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The world is changing. That is a fact that no one can discuss. If we look back 10, 20 and 30 years we can see different economic cycles. The dotcom bubble has been the gateway to the world how we know it today. Imagine the world without internet? No google? No Facebook? I don´t think so.

In this change of era there is a strong trend happening in households and companies. People are starting to own less and experience more. In this new world, the sharing economy is something that is changing human life: Sharing Economy

The sharing economy is an economic model often defined as a peer-to-peer (P2P) based activity of acquiring, providing or sharing access to goods and services that are facilitated by a community based on-line platform. Sharing economies allow individuals and groups to make money from underused assets. In this way, physical assets are shared as services. *1

Take for instance car sharing services like Lyft and Uber. According to data provided by the Brookings Institute, private vehicles go unused for 95% of their lifetime. The same report detailed Airbnb’s cost advantage over the hotel space as homeowners make use of spare bedrooms. Airbnb rates were reported to be between 30-60% cheaper than hotel rates around the world. *2

Now that we know what sharing economy is, how should we distinguish among the various “new economy” models in the headlines? Here is a summary list that will clarify the confusion and provide guidance to companies, policymakers, individuals and investors alike:

Sharing economy: focus on the sharing of underutilized assets, monetized or not, in ways that improve efficiency, sustainability and community

Collaborative economy: focus on collaborative forms of consumption, production, finance and learning (“collaborative consumption” is closest to the orthodox sharing economy definition)

On-demand economy: focus on “on-demand” (i.e. immediate and access-based) provision of goods and services

Gig economy: focus on workforce participation and income generation via “gigs”, single projects or tasks for which a worker is hired (limited overlap with skill sharing)

Freelance economy: focus on workforce participation and income generation by freelancers, also known as independent workers and self-employed (limited overlap with skill sharing; freelance engagements are often longer and/or deeper than gigs)

Peer economy: focus on peer-to-peer (P2P) networks in the creation of products, delivery of services, funding and more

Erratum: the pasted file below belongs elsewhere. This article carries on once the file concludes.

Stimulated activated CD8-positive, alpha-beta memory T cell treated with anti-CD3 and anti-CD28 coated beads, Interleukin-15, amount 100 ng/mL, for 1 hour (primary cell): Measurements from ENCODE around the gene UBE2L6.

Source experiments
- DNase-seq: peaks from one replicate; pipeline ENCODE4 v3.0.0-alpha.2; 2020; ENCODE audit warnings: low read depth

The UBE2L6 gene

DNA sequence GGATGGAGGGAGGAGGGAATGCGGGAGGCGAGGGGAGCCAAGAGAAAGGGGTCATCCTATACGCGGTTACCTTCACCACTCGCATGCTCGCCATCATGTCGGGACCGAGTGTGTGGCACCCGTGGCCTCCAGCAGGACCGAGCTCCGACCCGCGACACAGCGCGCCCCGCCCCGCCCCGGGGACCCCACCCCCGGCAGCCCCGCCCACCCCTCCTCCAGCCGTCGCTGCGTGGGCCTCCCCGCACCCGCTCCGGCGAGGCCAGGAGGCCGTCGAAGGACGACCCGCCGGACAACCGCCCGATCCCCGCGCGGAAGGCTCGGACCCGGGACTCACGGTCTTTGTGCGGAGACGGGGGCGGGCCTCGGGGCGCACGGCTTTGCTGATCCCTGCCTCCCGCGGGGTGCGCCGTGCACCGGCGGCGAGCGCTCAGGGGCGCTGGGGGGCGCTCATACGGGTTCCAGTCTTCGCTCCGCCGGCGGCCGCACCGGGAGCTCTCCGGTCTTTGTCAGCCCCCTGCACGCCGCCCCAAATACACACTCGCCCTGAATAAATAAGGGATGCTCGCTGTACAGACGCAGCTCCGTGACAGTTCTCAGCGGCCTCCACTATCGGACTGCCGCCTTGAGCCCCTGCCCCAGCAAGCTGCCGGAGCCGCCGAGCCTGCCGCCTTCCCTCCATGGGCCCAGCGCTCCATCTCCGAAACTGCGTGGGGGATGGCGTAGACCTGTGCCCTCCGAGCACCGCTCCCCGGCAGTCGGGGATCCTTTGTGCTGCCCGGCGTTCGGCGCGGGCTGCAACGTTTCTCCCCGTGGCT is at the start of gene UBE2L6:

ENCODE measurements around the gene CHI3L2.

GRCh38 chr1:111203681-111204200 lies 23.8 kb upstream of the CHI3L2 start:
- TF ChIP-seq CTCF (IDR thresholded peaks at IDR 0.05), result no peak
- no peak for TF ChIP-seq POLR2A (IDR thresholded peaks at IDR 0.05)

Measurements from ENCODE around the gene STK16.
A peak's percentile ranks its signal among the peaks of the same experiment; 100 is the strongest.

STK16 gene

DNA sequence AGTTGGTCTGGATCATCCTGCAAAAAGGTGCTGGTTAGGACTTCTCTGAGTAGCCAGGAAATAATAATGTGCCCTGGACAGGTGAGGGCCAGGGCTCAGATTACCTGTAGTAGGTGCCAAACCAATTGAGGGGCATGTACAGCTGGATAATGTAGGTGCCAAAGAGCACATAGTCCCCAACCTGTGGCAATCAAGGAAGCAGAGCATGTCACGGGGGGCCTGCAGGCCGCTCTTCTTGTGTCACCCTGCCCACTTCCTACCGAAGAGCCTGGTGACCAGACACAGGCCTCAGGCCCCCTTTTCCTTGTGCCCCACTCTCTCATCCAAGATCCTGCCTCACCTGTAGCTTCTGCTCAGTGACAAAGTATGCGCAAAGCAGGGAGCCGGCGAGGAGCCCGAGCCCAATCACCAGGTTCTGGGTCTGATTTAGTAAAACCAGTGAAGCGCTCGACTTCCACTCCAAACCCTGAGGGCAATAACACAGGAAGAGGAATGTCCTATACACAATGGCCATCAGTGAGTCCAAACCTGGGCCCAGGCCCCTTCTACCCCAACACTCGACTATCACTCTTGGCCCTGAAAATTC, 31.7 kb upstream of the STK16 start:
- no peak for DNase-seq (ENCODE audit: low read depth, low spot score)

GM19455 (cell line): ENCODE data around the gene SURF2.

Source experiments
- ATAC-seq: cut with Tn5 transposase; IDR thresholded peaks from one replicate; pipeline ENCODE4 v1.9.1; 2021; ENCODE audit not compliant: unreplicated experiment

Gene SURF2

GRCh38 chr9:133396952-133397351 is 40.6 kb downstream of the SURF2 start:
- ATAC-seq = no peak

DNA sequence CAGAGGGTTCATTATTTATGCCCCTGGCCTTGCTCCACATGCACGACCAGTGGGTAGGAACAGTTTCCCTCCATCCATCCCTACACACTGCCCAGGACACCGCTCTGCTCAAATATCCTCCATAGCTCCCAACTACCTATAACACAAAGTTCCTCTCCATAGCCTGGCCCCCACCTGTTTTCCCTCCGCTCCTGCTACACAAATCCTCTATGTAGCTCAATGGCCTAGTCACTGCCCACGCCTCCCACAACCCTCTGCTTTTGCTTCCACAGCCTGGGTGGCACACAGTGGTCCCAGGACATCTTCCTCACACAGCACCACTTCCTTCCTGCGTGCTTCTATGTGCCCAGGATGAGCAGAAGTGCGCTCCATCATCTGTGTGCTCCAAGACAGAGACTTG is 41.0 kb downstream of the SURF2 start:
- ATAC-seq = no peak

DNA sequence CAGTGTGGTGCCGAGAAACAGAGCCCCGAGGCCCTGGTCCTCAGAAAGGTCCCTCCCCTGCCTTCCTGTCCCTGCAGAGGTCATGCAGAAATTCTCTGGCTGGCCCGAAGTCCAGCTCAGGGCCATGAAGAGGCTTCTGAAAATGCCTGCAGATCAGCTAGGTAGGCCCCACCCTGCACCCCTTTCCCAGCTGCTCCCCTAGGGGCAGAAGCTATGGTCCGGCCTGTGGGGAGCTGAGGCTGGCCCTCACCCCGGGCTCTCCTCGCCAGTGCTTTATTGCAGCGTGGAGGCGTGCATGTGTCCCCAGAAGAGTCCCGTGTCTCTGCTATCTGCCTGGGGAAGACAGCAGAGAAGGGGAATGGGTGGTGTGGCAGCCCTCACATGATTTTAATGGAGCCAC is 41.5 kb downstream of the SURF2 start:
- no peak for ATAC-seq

Access economy: focus on “access over ownership” (overlaps with sharing, though sharing is by no means requisite)

Crowd economy: focus on economic models powered by “the crowd”, including but not limited to crowdsourcing and crowdfunding

Digital economy: focus on anything powered by digital technologies

Platform economy: focus on anything powered by tech-centric platforms

It is entirely possible that one platform can fall under multiple definitions. For example, TaskRabbit is arguably part of the on-demand, gig, collaborative and sharing (assuming the Tasker’s skills were previously underutilized) economies. Airbnb’s homesharing inventory is clearly part of the sharing economy, while full-time short-term corporate rentals are not necessarily so, and more likely are in the access economy.*3

People can be skeptical about this new trend in the understanding of economics and property. But there is an intrinsic value to it. The Sharing Economic is not something that only a few privileged can have access to. This new trend can be access by the richest and the poorest. Airbnb, Uber or Alibaba are the giants of the industry, but there are many other companies following the same model:

  • Co-working Platforms – Companies that provide shared open work spaces for freelancers, entrepreneurs, and work-from-home employees in major metropolitan areas.

 

  • Peer-to-Peer Lending Platforms – Companies that allow for individuals to lend money to other individuals at rates cheaper than those offered through traditional credit lending entities.

 

  • Fashion Platforms – Sites that allow for individuals to sell or rent their clothes

 

  • Freelancing Platforms – Sites that offer to match freelance workers across a wide spectrum ranging from traditional freelance work to services traditionally reserved to handymen.

The sharing economy is not black and white: it is a spectrum, and it is increasingly crucial to understand its different shades. Ultimately it will become simply part of the economy, without special terminology, but we are not there yet. Entrepreneurs, journalists, governments, and (perhaps most of all) users of and participants in these new-economy platforms have a duty to be clear about whether and what we are, and are not, sharing.

 

 

*1 Read more: Sharing Economy Definition Investopedia  https://www.investopedia.com/terms/s/sharing-economy.asp#ixzz5DsV08eFP

*2 The current and future state of the Sharing Economy https://www.brookings.edu/wp-content/uploads/2016/12/sharingeconomy_032017final.pdf

*3 World Economic Forum https://www.weforum.org/agenda/2017/12/when-is-sharing-not-really-sharing/